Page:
"It allows you to get insight on a career and figure out if it's the one you like and if you have a passion for something like roller coaster design," Rubin said. "It allows you to really explores your passion."
Rubin warmed his mother to the idea before embarking on the ambitious endeavor.
"I basically just said, 'I'm going to go for it,' and I talked to some mentors," he said. "I have a structural engineer mentor and a mechanical engineer that helped us with the calculations and they taught us what to do."
The two seniors spent about $1,500 of their own money to build the roller coaster. Lowe's Home Improvement and Home Depot donated $1,200 in supplies, including wood, screws and metal.
It took three months and at least 500 hours to build the 10 foot-tall roller coaster affectionately named "The Predator."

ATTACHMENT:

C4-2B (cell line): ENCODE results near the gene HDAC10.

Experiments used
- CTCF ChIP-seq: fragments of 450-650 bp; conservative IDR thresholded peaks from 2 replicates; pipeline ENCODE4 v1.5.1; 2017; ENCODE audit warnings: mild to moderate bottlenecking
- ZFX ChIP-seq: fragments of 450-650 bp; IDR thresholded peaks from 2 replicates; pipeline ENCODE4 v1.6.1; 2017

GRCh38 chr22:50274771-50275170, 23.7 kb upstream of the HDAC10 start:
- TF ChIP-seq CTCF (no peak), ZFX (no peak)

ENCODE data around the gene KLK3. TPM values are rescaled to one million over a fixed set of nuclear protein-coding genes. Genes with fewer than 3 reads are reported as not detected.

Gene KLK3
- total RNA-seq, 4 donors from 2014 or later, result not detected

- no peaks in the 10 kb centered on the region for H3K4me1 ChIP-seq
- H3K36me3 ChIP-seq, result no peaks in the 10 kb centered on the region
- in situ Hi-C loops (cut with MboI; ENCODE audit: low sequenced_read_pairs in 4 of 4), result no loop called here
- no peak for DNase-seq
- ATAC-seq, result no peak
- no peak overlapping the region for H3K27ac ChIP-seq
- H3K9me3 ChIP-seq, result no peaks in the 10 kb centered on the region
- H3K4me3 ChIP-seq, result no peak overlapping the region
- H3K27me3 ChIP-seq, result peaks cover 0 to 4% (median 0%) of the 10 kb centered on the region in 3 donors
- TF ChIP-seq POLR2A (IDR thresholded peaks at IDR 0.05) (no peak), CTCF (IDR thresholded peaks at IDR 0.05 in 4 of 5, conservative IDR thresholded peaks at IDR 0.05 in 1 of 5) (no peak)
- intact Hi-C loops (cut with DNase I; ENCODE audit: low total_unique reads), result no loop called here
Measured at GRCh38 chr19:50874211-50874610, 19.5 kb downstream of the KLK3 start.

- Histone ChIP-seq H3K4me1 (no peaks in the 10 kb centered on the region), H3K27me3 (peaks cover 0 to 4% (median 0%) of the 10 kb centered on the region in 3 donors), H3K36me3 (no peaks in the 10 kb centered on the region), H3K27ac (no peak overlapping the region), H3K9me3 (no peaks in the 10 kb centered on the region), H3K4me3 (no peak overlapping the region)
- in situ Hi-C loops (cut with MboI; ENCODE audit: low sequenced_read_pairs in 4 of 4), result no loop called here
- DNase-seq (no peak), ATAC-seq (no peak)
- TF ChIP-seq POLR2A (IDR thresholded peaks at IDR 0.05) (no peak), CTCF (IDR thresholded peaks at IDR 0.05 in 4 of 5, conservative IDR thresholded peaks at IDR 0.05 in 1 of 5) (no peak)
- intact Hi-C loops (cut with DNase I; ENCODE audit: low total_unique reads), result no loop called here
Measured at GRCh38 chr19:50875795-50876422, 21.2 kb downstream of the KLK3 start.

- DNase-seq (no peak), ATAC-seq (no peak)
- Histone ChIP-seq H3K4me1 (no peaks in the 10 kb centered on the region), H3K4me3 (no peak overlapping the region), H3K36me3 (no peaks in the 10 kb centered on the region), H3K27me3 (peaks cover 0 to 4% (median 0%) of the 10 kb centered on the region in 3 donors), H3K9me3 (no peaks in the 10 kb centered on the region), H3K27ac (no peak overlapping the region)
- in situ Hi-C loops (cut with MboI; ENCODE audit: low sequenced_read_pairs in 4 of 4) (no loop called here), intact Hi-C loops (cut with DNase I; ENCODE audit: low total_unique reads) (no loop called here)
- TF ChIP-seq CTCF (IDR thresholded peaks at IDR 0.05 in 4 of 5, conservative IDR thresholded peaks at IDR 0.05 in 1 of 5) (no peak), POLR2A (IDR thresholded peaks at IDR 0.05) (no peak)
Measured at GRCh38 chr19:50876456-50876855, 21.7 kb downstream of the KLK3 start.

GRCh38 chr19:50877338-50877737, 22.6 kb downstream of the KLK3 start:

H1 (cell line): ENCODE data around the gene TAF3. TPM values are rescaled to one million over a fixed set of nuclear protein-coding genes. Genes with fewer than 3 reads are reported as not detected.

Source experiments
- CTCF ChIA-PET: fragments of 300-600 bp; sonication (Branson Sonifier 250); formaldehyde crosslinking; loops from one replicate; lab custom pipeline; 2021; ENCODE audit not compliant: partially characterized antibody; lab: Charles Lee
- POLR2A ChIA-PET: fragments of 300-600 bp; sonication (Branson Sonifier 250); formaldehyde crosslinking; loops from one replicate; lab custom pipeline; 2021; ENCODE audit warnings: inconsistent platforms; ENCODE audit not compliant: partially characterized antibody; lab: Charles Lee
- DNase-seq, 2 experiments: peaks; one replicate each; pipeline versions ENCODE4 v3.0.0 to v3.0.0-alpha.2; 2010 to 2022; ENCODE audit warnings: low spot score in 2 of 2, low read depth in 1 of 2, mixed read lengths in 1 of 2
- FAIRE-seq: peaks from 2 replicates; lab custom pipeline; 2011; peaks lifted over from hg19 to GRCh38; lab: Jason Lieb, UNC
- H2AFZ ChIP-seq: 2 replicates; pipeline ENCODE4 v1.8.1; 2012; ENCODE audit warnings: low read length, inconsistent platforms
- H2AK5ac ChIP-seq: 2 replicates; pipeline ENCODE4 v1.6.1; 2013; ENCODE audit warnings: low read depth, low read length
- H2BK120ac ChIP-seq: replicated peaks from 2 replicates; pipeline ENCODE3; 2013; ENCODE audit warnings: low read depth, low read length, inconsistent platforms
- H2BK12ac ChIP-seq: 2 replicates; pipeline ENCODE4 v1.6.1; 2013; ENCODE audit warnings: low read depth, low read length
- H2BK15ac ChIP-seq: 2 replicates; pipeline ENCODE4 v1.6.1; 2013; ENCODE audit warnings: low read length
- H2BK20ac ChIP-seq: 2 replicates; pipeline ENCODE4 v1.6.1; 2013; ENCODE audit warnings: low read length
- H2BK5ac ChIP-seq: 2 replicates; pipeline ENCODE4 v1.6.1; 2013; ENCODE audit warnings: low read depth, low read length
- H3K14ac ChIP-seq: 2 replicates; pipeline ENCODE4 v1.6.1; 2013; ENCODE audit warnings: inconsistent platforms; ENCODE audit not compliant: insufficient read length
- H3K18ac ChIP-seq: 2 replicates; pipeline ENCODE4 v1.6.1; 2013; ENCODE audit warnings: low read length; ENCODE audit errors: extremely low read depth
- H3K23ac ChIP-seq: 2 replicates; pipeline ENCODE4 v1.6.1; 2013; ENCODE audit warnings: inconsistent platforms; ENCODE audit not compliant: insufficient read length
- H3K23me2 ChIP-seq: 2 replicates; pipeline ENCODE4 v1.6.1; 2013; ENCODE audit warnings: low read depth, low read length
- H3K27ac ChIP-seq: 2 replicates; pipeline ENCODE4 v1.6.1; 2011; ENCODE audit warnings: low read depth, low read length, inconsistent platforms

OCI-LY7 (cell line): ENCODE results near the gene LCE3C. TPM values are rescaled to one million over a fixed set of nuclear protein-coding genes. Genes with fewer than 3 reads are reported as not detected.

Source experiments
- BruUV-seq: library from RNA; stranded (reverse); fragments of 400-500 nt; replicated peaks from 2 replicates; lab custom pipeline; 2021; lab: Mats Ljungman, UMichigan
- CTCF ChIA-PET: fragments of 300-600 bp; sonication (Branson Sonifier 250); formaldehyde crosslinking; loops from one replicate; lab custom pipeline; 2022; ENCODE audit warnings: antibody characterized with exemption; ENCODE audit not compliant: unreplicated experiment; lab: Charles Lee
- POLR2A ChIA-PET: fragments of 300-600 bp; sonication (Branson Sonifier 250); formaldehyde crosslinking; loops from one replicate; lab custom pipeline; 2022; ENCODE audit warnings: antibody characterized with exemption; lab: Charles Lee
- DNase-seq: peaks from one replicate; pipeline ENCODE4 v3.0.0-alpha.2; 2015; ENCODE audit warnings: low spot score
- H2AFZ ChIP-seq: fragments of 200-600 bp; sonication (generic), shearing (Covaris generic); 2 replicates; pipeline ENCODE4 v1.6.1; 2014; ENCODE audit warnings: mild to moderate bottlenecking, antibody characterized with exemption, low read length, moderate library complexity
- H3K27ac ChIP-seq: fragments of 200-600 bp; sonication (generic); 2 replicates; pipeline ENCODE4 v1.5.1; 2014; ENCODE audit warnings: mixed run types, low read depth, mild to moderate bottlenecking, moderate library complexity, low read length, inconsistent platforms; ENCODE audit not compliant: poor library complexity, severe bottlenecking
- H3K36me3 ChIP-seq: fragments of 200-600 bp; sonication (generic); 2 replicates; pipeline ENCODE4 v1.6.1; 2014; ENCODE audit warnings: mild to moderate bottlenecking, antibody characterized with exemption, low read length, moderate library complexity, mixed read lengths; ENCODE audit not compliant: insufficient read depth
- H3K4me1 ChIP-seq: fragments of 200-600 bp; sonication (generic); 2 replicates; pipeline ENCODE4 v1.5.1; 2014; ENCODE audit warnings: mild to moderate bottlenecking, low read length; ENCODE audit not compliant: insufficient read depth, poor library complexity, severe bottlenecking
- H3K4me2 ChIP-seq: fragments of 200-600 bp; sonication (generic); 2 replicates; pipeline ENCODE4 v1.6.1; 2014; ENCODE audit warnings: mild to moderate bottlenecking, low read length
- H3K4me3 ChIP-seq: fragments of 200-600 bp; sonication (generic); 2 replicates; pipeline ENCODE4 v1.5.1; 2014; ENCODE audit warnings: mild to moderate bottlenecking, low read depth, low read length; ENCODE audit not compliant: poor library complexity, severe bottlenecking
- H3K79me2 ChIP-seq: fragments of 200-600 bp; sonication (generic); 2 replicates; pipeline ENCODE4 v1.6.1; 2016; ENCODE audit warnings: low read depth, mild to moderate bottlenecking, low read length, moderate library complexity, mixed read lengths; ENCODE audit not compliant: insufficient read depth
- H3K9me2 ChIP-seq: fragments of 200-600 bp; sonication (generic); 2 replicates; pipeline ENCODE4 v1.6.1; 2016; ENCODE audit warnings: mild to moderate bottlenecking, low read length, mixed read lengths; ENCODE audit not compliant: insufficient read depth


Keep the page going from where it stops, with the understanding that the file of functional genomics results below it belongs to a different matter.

The one-seat cart drops freely from a 10-foot drop and again over two smaller humps. Rubin took the inaugural ride, but the car didn't make it over the second hump.
"We are still working on it," he said. "We are working on getting enough momentum to get over the second hill."
The Predator is the pride of the neighborhood, even though it's not yet ready for riders.
"The neighbors actually really enjoy having it," Rubin said. "They think it's really cool, and they always have their kids come over and look at it."
Even Rubin's mother, Cindy, has come to love the structure that has taken over her backyard.
"She's pretty proud of it now," Rubin said. "She's happy that it was built because she gets to show it off to all her friends."
Rubin will dismantle The Predator before leaving for college at the University of Austin. Not surprisingly, the teenager will study engineering.